Part of me is troubled by sending gift cards to relatives for the holidays, rather than a specific gift...but we do it anyway, and probably more so this year than ever. (And we received more gift cards in return than ever, too.) It's pretty simple: No worries about sizes, and no worries (this year) about whether FedEx or UPS will make a delivery if an e-card version is available. The business of mall developers' cards must be really booming: Sending my niece a Simon Malls gift card (rather than for a specific store) gives her even more flexibility to buy what she really wants.

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Dick Seesel, Principal, Retailing In Focus LLC

As we all get busier in life, gift cards will increase in convenience yet be able to fulfill a personal gift requirement for anyone on the shopping list. There are too many advantages of gift cards and I see their penetration globally increasing each year for at least two more years to come.

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Ralph Jacobson, Global Consumer Products Industry Marketing Executive, IBM

As time and travel increase the costs of procuring and placing gifts, the exponential growth of gift cards is seeing only three nagging obstacles on the path to maturation. The most obvious is consumer awareness and knowledge. This problem will decline with better and easier-to-use systems combined with the natural expiration of the different demographic generations that simply refuse to get on board.

The other two blockers are not going away by themselves and need attention or those failing to address these needs will surely wish they did. Retail company site ease of use and navigation is progressing very slowly in the market and there is little excuse for this. The fear of obsolesce and success underscores the need for retail executive decision makers willing and able to keep in step with the market.

This is most evident in the third hurdle encountered by the consumer, security. The recent security disasters in the market will set the entire market growth back a few clicks. Apologies, discounts and fines will fall far short of the needed confidence builders. Once again, corporate leadership must be capable of addressing the needs of customers by employing able IT management that is measured by corporate growth - as in sales and profit dollars. But that's just what I think!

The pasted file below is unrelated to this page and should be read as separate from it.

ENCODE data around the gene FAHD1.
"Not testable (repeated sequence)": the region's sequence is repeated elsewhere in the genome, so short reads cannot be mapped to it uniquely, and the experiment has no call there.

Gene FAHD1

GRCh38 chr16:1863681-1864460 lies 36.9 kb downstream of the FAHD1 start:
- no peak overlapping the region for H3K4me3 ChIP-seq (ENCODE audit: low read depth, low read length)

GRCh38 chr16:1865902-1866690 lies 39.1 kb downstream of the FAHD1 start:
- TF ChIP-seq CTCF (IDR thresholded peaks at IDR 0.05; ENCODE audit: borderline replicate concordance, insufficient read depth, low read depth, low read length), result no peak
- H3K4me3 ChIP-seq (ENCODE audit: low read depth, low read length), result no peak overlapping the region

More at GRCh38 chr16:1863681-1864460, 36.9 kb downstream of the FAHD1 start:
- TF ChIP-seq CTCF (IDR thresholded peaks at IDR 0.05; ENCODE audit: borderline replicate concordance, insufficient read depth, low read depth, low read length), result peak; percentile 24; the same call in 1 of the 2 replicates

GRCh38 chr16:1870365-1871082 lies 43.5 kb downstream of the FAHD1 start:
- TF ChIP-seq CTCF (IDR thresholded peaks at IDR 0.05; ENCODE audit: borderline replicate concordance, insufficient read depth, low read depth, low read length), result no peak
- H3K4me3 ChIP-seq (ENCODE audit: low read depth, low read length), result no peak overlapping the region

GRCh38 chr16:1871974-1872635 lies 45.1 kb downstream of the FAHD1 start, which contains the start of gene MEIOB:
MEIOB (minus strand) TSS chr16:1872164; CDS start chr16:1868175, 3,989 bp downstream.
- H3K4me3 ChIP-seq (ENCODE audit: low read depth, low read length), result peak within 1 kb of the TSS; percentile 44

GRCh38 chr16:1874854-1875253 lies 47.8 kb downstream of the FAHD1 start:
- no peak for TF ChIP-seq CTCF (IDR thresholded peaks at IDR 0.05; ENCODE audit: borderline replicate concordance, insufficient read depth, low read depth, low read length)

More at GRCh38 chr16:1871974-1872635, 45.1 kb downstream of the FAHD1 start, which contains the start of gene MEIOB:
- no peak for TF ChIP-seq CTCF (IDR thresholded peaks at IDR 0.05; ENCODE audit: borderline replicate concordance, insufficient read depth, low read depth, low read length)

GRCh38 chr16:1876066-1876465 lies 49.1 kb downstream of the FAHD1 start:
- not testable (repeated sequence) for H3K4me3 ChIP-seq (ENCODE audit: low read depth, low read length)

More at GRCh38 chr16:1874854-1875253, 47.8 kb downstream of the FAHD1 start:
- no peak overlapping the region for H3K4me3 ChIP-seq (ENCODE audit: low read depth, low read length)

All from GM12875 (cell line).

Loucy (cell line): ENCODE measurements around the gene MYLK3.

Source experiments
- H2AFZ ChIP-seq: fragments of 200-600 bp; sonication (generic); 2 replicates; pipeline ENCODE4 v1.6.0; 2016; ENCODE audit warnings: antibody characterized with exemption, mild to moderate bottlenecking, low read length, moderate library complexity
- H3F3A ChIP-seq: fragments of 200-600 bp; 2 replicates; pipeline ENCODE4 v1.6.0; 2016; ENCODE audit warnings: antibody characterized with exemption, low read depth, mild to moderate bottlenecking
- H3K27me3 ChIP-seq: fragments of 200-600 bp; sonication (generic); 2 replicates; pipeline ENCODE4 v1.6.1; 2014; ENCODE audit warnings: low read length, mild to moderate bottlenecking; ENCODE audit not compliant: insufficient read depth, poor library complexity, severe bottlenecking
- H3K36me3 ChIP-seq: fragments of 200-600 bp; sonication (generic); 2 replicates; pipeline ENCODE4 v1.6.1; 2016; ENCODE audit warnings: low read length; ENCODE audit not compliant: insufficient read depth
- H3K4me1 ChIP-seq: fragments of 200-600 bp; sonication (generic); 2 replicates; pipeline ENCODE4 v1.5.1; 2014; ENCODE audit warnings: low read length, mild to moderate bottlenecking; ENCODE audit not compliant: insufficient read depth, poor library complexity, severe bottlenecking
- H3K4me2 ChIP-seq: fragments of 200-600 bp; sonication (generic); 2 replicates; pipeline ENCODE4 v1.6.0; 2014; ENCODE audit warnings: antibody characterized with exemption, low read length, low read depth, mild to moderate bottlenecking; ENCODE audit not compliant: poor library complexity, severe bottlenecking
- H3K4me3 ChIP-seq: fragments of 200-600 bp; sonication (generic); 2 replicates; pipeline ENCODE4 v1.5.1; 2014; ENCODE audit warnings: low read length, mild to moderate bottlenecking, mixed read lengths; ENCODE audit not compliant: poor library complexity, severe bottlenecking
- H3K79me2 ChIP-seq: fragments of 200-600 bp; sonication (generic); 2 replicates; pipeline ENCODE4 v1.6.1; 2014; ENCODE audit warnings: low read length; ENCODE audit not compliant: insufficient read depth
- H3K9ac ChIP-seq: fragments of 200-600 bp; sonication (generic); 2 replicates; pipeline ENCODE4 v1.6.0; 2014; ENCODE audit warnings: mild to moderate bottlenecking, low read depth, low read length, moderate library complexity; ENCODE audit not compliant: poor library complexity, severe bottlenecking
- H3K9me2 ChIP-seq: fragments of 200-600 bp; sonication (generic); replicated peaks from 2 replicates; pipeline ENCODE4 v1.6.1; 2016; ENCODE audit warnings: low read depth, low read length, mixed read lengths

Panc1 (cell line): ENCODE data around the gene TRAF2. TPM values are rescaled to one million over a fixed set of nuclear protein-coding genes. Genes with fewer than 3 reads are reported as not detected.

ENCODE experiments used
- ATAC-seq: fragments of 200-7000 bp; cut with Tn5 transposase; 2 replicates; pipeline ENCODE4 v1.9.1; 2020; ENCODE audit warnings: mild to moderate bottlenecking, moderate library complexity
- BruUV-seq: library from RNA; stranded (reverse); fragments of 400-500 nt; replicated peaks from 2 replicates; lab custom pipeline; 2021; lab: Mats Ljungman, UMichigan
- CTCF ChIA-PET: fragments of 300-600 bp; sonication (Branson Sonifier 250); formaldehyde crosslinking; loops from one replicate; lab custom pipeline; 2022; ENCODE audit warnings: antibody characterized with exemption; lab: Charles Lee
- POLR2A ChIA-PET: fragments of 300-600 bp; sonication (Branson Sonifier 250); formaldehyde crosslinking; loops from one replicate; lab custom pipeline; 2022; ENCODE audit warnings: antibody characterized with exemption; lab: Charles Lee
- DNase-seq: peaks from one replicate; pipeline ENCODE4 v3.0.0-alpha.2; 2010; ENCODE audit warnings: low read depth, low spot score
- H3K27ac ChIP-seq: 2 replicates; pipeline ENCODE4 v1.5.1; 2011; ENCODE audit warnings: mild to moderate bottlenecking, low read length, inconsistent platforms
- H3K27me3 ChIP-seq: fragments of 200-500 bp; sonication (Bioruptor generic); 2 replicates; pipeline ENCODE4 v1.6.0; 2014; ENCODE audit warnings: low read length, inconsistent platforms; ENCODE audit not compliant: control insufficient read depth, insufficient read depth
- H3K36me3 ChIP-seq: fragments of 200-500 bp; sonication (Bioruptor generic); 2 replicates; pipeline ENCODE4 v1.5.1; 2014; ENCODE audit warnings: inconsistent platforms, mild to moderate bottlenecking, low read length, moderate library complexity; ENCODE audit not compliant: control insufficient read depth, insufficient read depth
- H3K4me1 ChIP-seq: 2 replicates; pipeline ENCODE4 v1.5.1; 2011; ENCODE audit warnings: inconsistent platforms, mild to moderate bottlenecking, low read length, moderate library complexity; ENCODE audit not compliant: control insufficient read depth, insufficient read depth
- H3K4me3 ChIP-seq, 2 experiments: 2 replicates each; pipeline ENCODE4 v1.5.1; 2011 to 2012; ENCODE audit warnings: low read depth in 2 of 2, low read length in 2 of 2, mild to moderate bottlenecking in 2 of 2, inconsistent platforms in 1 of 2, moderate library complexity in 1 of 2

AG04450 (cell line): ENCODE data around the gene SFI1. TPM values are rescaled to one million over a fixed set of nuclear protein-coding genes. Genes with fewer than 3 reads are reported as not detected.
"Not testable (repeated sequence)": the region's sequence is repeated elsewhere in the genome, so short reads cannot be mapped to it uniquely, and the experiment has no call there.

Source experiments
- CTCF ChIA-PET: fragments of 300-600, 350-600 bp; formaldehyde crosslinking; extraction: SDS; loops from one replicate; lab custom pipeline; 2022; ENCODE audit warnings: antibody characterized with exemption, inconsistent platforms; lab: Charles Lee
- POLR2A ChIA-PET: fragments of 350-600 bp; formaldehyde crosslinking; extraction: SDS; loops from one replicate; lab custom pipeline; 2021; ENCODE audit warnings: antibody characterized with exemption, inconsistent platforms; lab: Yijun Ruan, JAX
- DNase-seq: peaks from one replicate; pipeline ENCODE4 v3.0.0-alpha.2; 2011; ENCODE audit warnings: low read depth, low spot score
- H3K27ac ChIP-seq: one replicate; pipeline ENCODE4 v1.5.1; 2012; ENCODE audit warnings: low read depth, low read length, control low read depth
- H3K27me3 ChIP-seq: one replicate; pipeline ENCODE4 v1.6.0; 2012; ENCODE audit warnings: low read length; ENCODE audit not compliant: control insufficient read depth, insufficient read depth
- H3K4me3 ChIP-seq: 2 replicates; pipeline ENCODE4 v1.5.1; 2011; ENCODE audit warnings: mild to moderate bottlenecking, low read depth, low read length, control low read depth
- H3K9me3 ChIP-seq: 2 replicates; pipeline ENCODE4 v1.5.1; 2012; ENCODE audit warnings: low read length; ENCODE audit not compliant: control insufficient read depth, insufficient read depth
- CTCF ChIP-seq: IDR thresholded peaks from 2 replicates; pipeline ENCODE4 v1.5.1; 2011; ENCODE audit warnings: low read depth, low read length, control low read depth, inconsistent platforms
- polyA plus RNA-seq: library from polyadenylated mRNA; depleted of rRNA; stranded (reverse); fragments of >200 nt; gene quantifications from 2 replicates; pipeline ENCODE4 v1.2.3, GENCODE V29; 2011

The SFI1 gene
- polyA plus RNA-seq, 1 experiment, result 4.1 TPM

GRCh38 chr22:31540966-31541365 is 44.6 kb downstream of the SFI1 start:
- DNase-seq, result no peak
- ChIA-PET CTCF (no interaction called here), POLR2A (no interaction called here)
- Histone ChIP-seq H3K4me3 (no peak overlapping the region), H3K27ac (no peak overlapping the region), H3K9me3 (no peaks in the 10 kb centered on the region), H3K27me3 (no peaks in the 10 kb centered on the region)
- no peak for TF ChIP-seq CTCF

Gift card usage will definitely continue in the near term. For distant family and friends, and perplexed gift givers trying to please teens, Millennials, new parents and others who have very clear preferences, this works well. To make them more attractive, a small incentive, promotion tied to a popular electronic item - anything that raises retailer awareness can help support growth.

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Anne Bieler, Sr. Associate, Packaging and Technology Integrated Solutions

While I wouldn't rejoice in NRF's survey that says gift cards are the most requested item ("would you prefer gift cards, home furnishing, electronics, jewelry, or clothing accessories?" is going to crown the same winner every year), value for consumers and retailers will continue to drive growth of gift cards.

They are better for gift givers because they are faster to buy, make the ideal default when you don't know what the recipient wants, and save time spent price shopping when you do know.

They are better for retailers because they build association with the store brand, not the item, carry a low risk of return, and offer the potential to build lists and loyalty from new buyers.

Finally, the demographics are favorable in 2014 and beyond, with gift card purchases associated with higher employment, higher income, and younger consumers.

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Dan Frechtling, Vice President, Global Product Management, hibu, PLC